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Is it really deemed a “fee”?

We have the requirement for tenants to procure their own contents insurance which is, apparently, acceptable.

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The TFA talks not just about charging fees directly, but also about requiring a tenant to pay a fee to someone else. Thats why the Renters Reform Bill is proposing to change the TFA to allow the landlord to require pet insurance. Im afraid you cant require them to take out contents insurance either.

I also agree that pet insurance is not the answer.

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OK, thanks for the info David.

My mistake in the wording of “requiring”, but they are responsible for their own contents insurance and cannot rely on the landlord to cover their belongings.

We recently had a flood ruining 3 flats due to a tenants defective washing machine. Thankfully our insurance covered it, or the tenant would have been facing a huge bill without their own contents insurance.

Just issue a section 21, deceitful on a pet then what else.

I’m certainly considering it. I will review the situation upon my return to UK in May.

Well, you are not alone. I once found tenants breeding alsatians in one of my properties and the puppies were allowed to wee over the carpets. I gave a section 21 and it cost me £1,000’s to get it right after they left and of course they just disappeared.
Essentially there isn’t much you can do about it in reality, you can talk to them and if it’s a big issue then section 21. Often if it’s a house with garden I might put in a dog /cat flap if they are good tenants.
There of course is the government’s move to where tenants have the right to own pets.
Ultimately it’s your choice, if you can live with a pet then allow it and if you cant then serve notice. Having a work from home family in a house with garden a pet can improve stability of tenancy. With my flats I tend to say no as they move around more plus animals weren’t bred to live indoors all the time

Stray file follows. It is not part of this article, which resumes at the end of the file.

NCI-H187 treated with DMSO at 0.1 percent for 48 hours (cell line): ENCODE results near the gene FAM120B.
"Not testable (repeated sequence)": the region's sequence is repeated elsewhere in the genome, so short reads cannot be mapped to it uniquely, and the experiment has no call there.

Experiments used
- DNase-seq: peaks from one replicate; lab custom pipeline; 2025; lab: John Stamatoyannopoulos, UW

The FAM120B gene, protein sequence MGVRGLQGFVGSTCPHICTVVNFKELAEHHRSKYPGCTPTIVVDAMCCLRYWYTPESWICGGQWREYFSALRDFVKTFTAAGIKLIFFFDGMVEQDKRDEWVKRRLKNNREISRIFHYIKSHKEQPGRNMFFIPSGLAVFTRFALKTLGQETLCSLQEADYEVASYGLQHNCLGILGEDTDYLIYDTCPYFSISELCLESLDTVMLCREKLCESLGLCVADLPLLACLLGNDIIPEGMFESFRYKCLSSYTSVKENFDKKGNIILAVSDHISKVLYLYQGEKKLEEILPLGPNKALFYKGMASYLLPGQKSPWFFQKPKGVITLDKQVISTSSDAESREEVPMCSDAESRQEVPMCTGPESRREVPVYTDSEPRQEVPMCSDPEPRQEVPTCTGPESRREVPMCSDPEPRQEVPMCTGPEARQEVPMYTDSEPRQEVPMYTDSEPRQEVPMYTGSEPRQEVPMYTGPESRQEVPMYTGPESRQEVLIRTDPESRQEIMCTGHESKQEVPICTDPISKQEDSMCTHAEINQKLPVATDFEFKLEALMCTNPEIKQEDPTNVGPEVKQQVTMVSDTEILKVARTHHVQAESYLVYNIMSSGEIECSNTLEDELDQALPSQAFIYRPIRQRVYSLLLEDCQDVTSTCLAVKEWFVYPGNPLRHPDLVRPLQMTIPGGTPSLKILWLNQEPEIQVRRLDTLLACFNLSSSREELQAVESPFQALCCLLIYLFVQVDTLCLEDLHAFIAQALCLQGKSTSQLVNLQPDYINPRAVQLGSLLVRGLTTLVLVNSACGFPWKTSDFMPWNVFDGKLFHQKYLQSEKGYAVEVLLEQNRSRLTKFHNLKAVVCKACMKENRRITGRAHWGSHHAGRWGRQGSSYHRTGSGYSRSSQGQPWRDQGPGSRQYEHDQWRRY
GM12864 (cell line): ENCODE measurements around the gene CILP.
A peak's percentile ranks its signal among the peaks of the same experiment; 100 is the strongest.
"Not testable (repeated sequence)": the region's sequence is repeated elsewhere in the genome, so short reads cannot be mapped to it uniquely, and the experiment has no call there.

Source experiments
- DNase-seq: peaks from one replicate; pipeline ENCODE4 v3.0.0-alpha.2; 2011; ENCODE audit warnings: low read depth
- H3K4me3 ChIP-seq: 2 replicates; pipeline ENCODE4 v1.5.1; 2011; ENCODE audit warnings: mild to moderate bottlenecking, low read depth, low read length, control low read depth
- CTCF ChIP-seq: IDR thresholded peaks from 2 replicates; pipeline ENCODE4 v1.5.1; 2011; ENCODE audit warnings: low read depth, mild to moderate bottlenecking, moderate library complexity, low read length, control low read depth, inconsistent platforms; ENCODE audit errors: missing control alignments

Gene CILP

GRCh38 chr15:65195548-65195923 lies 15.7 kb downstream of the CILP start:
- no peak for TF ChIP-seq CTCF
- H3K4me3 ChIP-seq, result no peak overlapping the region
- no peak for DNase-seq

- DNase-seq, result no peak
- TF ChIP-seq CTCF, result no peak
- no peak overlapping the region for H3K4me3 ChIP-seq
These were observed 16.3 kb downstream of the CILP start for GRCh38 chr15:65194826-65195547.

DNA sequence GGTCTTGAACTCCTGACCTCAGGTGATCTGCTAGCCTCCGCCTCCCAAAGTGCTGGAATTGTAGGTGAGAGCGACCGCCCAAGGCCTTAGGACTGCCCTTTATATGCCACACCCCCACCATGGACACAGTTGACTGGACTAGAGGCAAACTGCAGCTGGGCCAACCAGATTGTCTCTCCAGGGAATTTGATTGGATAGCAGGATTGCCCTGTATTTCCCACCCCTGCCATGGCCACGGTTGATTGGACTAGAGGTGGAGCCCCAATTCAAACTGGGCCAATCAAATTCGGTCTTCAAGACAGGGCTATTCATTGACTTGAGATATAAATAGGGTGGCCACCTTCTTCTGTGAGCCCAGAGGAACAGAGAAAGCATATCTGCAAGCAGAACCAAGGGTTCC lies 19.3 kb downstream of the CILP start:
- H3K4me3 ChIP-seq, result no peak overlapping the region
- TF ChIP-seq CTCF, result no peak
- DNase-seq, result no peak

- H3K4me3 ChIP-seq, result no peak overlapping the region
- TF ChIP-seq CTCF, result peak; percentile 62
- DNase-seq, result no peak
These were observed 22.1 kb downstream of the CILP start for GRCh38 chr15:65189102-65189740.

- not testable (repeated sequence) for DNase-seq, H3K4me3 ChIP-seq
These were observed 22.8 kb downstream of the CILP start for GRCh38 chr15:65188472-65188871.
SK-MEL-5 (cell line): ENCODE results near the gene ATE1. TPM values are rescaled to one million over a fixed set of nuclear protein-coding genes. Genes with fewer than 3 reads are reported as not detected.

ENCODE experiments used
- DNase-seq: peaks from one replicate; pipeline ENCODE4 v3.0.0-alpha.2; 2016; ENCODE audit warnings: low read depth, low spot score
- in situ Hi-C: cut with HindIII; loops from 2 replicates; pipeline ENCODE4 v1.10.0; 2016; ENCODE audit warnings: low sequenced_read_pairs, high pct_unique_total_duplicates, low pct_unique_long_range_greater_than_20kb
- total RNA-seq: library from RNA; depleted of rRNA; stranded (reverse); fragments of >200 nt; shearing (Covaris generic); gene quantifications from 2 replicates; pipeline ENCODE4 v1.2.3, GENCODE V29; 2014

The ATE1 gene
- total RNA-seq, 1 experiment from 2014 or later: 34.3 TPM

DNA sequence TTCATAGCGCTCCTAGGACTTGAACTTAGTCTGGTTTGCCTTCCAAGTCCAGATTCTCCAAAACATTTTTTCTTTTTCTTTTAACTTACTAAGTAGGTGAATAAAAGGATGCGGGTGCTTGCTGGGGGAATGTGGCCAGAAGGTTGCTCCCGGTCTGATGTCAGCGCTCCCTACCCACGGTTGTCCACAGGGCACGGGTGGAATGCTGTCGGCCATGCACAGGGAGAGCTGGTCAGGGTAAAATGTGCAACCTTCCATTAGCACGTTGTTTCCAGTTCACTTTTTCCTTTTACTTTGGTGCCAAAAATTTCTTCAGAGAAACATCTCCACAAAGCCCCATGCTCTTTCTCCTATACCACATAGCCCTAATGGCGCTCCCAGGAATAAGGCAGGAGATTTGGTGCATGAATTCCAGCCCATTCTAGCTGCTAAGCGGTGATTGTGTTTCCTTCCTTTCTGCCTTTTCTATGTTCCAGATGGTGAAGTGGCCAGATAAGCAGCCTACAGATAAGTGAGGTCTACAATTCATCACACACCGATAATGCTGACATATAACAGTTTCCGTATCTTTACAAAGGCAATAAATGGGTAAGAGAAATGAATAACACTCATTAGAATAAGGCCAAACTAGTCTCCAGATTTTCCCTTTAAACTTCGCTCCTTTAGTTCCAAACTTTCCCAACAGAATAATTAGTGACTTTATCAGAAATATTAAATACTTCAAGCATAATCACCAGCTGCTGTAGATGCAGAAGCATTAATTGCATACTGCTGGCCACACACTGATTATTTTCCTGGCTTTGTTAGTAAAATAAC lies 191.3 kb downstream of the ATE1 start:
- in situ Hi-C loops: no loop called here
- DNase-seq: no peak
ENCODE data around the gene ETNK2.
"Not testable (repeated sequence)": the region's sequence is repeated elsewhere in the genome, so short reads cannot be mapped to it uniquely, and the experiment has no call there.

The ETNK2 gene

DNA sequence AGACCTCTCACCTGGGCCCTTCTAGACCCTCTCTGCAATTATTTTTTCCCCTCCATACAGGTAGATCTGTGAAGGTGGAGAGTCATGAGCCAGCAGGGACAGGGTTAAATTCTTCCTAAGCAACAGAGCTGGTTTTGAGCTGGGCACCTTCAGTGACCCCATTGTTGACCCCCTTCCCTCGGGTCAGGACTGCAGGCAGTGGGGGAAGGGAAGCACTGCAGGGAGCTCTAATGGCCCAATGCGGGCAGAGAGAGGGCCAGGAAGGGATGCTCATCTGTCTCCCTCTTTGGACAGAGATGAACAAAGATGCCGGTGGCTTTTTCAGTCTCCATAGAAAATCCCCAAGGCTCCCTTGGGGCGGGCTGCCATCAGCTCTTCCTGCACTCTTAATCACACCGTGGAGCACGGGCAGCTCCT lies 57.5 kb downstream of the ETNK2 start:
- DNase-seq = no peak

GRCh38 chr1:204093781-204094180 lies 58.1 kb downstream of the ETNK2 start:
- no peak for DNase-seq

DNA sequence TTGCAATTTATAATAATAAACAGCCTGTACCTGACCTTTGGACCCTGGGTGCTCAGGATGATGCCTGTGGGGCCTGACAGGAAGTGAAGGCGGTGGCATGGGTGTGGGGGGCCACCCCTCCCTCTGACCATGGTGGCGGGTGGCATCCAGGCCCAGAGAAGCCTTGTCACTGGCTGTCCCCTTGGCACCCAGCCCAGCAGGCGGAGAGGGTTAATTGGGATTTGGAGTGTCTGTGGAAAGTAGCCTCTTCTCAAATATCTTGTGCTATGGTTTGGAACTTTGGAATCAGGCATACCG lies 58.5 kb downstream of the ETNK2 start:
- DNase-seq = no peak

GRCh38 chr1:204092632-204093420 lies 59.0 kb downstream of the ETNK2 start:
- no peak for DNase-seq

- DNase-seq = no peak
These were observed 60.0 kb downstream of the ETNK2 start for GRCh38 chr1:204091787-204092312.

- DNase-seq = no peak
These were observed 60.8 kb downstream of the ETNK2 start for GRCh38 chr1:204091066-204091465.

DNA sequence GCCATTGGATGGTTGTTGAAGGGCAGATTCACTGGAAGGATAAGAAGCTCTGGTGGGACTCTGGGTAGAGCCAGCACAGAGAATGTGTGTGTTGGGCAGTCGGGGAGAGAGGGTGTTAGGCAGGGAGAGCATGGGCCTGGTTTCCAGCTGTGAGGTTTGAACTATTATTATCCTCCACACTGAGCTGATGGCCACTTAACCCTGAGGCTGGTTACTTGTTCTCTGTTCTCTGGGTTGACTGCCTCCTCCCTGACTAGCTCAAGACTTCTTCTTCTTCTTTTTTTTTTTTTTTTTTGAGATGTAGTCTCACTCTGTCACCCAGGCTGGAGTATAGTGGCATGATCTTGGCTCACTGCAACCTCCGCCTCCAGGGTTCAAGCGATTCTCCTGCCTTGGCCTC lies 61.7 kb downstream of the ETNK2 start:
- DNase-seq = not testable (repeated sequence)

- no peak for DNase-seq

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Dreadful…!
I think I would have blown a fuse and chased them to the ends of the earth to make them pay.
I agree, I have no problem in houses, but the flats are a no go.
God help us when the RRB comes into play.

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Yes.

It’s an extra payment the LL requires them to make in order to rent the property. That is specifically what the Tenant Fees Act was passed to prevent.

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Include in your tenancy agreement additional pet rent for authorised and a much higher amount for unauthorised.

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Its an interesting idea, but I dont think a judge would allow it. If the clause were struck out as unfair, it would leave you with no increase at all for unauthorised pets.

In any insurance policy any award goes to the policyholder ie you tenant, not a good idea. Just put the rent up, if they dont like it they can leave.
I am against pets, I have a tenant with a dog that uses the garden as a toilet instead of taking the dog for a walk as we do. Feel sorry for the dog.

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You’ll know well enough if that is plausible. The rent may already be above market value or they may well be happy to pay the rent rise.

I’d say just issue S21.

Genuine question please dint think im being sarcastic or flippant
When you (as a LL) stipulate NO pets do you genuinely mean ALL pets (goldfish hamster guinea-pig etc) or is it mainly referring to dogs & cats

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I just let a property, that clearly said no pets. The last people had cat and damaged carpets so I recarpeted . Moved in straight away with a bloody cat. I will be wanted full payments for carpets out of their bond when time comes. Hopefully thy will stay there a long time and it will work its self out. It’s very annoying but at least thy won’t want me going round every time a lightbulb goes :smile: thy did there own pluming last month and offered to paint garden fences.